Usually "non-European's" need a "schengen-visum". This is valid for all "Schengen-country's" which includes most of Europe. It depends on your nationality if you need it, check at a Dutch embassy or consulate.

At this time the following list from contains nationalities that do NOT need a visa.










Costa Rica





El Salvador








Hongkong, BNO pasp.





Korea (South)















Polan d


San Marino





Czech Republic




Great Britain






Not required in Europe.

Riding Information

Road Conditions

Almost all roads are in good condition. There are no "toll-road" and Motorcycle's are equal to cars. They drive on the right side of the road. Highway's always have (at least) two separate lane's for both direction's but usually there are four.

Maximum speeds on motorway's varies from 100 to 120 and on other road's 80 Km/h. In town's it is 50, but 60 is usually accepted. Speed-check's are frequent and driving more then 5 kph too fast results in a nasty fine (30 euro for the first 10 km/h) Foreigners usually have to pay on the spot. There are NO bribes and police are always polite, correct and helpful.

In and near towns you can find "speed bumps" but usually they are marked in advance.

During rain the white striping on the road can be very slippery.

On highways there is a yellow emergency phone every 1.5 Km. You can also use it for engine-problems.

Petrol / Gasoline

Benzine / Gasoline price's are high at 1 euro/ litre (approx. US$.90) but availability is very good (at least every 30 Km) and quality is high. (octane 95 and 98 are regular available).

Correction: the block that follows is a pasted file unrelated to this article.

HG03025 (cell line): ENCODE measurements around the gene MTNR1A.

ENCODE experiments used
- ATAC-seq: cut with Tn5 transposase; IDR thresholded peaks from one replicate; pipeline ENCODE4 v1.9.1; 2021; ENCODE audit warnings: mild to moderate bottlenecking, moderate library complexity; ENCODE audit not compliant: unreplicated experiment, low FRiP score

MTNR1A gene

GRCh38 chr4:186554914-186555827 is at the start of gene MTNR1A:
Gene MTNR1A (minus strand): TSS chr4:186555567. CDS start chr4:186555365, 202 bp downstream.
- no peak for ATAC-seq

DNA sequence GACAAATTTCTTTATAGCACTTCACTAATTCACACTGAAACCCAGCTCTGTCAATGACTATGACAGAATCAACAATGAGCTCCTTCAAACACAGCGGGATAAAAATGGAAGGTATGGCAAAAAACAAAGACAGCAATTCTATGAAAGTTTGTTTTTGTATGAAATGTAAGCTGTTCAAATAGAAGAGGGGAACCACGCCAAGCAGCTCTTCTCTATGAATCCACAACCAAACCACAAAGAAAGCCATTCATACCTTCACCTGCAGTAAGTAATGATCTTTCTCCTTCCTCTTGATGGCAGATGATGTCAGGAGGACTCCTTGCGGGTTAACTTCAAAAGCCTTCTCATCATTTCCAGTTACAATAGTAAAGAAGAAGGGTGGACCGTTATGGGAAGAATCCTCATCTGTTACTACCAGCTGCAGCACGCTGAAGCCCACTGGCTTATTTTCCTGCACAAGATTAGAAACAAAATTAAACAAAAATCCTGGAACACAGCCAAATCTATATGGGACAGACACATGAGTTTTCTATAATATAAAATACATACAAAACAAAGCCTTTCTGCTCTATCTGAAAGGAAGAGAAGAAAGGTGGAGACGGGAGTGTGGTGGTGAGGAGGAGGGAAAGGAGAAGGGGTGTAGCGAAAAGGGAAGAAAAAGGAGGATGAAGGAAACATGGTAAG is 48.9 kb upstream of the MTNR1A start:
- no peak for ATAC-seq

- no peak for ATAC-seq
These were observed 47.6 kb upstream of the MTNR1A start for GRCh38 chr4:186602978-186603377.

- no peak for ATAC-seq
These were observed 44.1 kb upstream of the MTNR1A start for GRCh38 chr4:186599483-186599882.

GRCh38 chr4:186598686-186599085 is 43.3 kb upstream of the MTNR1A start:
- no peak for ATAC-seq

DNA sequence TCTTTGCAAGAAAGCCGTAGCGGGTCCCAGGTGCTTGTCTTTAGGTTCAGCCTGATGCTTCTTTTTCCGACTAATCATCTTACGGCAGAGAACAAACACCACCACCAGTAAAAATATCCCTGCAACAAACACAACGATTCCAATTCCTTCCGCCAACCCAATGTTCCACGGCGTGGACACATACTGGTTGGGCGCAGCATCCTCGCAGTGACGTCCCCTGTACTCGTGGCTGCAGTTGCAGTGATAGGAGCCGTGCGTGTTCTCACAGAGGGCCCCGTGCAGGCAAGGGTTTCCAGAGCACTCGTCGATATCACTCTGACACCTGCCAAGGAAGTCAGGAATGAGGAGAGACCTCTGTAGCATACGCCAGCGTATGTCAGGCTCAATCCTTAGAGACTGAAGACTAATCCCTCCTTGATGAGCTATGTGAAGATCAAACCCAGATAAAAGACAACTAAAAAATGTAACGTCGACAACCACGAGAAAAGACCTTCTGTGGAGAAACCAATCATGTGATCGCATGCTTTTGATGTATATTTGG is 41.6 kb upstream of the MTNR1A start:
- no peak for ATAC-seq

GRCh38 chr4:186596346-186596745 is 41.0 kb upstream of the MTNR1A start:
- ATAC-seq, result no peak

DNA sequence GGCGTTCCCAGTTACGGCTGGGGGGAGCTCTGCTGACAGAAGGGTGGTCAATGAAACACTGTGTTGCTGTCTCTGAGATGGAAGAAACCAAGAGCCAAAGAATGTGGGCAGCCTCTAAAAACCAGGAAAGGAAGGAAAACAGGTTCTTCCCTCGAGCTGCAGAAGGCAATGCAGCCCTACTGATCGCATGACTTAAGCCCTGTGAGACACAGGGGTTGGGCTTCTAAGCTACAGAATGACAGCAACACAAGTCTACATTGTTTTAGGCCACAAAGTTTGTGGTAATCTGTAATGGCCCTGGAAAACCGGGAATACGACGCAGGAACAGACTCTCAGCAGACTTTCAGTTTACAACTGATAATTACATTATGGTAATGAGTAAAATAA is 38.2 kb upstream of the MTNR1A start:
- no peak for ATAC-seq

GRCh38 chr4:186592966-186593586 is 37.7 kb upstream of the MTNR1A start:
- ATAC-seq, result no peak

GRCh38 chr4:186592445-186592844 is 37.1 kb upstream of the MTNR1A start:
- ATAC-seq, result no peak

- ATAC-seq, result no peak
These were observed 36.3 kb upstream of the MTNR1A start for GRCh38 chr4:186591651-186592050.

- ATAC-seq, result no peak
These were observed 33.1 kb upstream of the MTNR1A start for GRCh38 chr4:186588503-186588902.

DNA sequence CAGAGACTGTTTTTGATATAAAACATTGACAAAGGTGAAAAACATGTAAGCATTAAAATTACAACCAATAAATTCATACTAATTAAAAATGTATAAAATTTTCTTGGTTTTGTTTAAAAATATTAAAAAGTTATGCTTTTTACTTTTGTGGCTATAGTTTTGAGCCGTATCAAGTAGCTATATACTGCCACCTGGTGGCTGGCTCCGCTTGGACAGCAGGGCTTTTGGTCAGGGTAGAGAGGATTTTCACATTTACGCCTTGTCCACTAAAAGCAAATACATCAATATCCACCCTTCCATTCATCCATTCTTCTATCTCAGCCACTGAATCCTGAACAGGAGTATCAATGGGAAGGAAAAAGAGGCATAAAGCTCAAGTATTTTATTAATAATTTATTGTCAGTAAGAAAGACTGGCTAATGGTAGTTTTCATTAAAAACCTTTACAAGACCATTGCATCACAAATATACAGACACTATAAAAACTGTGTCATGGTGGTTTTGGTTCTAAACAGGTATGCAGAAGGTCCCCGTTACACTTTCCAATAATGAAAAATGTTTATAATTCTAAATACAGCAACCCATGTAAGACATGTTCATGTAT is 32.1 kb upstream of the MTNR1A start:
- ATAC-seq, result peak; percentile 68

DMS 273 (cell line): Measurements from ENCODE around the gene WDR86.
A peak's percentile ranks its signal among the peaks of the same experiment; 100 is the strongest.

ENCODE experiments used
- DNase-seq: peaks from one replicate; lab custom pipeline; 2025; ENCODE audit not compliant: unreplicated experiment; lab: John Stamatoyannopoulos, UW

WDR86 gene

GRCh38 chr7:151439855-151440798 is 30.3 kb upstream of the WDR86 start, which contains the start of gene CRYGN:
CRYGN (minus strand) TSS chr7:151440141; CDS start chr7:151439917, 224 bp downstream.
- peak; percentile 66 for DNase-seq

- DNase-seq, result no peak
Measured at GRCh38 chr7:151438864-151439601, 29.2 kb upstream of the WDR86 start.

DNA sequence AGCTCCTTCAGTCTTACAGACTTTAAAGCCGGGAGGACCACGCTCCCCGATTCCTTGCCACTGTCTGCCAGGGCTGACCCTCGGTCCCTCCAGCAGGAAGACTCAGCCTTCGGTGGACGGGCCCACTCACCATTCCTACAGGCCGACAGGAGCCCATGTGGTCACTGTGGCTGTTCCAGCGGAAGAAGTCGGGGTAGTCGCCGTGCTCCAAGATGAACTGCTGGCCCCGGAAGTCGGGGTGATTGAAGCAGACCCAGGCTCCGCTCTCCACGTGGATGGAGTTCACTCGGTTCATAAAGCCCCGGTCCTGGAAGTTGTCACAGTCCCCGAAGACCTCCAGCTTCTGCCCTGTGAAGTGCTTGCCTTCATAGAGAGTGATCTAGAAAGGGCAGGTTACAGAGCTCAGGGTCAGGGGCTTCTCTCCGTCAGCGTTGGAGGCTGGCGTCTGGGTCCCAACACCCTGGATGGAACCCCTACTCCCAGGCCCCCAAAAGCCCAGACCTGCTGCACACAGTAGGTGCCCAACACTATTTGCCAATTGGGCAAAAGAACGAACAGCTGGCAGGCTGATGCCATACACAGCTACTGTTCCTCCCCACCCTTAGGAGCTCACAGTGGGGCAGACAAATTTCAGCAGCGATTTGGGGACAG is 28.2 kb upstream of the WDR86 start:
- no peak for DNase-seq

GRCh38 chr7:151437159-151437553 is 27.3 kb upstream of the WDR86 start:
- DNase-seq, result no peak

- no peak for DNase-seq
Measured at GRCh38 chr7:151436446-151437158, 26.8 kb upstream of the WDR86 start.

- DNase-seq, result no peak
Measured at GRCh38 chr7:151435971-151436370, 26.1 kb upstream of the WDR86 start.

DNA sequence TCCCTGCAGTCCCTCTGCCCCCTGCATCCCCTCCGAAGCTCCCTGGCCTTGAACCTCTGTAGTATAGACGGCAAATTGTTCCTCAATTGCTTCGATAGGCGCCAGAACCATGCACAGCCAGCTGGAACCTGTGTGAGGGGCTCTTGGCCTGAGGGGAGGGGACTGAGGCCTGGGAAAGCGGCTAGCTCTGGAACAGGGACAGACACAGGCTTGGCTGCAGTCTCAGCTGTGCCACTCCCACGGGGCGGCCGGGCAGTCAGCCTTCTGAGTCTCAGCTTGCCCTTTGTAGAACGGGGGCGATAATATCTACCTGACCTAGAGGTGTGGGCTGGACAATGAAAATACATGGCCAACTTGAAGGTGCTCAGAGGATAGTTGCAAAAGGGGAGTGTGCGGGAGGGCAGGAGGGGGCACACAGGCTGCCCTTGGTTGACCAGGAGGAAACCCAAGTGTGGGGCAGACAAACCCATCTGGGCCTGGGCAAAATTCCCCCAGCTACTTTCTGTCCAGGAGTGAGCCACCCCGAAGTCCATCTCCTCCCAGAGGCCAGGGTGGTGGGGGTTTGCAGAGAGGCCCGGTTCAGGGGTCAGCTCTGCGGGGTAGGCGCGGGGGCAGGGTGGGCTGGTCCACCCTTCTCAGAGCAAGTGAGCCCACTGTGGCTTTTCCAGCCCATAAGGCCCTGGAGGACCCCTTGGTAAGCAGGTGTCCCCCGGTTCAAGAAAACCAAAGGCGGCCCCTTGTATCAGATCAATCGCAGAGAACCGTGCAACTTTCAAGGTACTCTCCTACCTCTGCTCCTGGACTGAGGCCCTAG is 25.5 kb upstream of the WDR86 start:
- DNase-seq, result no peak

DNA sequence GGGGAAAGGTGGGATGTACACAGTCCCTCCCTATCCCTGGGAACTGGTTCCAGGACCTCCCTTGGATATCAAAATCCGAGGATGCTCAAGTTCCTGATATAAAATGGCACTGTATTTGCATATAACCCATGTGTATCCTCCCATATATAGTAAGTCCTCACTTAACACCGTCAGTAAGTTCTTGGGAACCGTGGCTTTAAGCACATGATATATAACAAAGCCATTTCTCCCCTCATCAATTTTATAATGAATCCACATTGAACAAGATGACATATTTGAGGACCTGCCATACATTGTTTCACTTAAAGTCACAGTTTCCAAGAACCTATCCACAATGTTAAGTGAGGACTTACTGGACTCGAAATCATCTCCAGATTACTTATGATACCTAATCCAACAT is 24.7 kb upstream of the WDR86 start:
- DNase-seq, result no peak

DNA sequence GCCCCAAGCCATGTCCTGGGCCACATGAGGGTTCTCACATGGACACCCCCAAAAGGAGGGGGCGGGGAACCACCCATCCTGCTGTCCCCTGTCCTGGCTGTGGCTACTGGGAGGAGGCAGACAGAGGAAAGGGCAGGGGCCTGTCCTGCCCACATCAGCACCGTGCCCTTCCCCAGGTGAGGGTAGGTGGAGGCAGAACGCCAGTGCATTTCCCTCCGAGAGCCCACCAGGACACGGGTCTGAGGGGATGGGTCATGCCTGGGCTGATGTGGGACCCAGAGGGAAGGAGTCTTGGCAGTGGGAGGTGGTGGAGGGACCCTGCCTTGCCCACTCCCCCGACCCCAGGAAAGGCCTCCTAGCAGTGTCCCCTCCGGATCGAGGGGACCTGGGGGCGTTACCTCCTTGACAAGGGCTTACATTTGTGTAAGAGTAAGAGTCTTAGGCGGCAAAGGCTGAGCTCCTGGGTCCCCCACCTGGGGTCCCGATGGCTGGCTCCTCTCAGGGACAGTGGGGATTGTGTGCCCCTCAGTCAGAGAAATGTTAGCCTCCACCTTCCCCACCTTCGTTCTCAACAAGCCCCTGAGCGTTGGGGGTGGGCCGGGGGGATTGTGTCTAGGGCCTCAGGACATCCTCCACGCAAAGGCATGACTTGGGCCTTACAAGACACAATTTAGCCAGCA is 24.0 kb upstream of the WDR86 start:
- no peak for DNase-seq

Bike stuff

In most larger city's you'll find one or more bike repair shop's. Since the bikers have a real community-sense they will do their best to help you. When you stand still along the highway, don't be surprised when the first passing biker stops to ask if you need assistance. Keep in mind however that bike shop's are there to make money and thus are expensive. They won't try to hassle you and usually try to give you a good price.

Bike's are common in Holland from 50 cc up to 1600 cc, from 40 Km/hour "moppets" to 320 Km/h rocket's. Parts that need to be ordered usually don't take more that 2 or 3 day's. Tyre's are also available in so called "tyre-centre's" witch are a bit cheaper than repair shop's

Drive with your head-lights on. It is not obligated, but highly recommended. In some European country's it's obligated and in Luxembourg the fine is extremely high if you don't!


Almost everywhere you can find a camp-site (called "camping"), just follow the road signs. Prices vary with the facilities but for around 10 euro a night it's much cheaper than a hotel witch starts at 40 euro a night. Camping in the wild is not permitted, but you can ask a farmer for permission. A standard camping has toilet's and warm shower's.

When you're off the bike

Safety Alerts

Holland is a relatively safe country, but if you wander around the dark alley's of a major city in the middle of the night... you might get robbed or abused. If you don't go looking for trouble, it won't come looking for you.

The National (even international in Europe) emergency-phone number is 112. It's free of charge from every payphone and even on mobile GSM net's. In Holland almost everyone can speak English.

Although bicycle theft is almost a national pride, you bike will be reasonably safe. Lock it and remove your luggage for the night. Don't leave it overnight in an area with bars and stuff, drunk people might damage it.

Bicycle in front of painted wall in Amsterdam, photo by Grant Johnson

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General Information


Holland is flat. The highest hill is about 300 meters. Half of it lie's below sea-level. It's mostly farm and forest land. It's neighbour's are Germany (east) and Belgium (south). On the west there is the "north-sea" and in the north the "wadden-sea"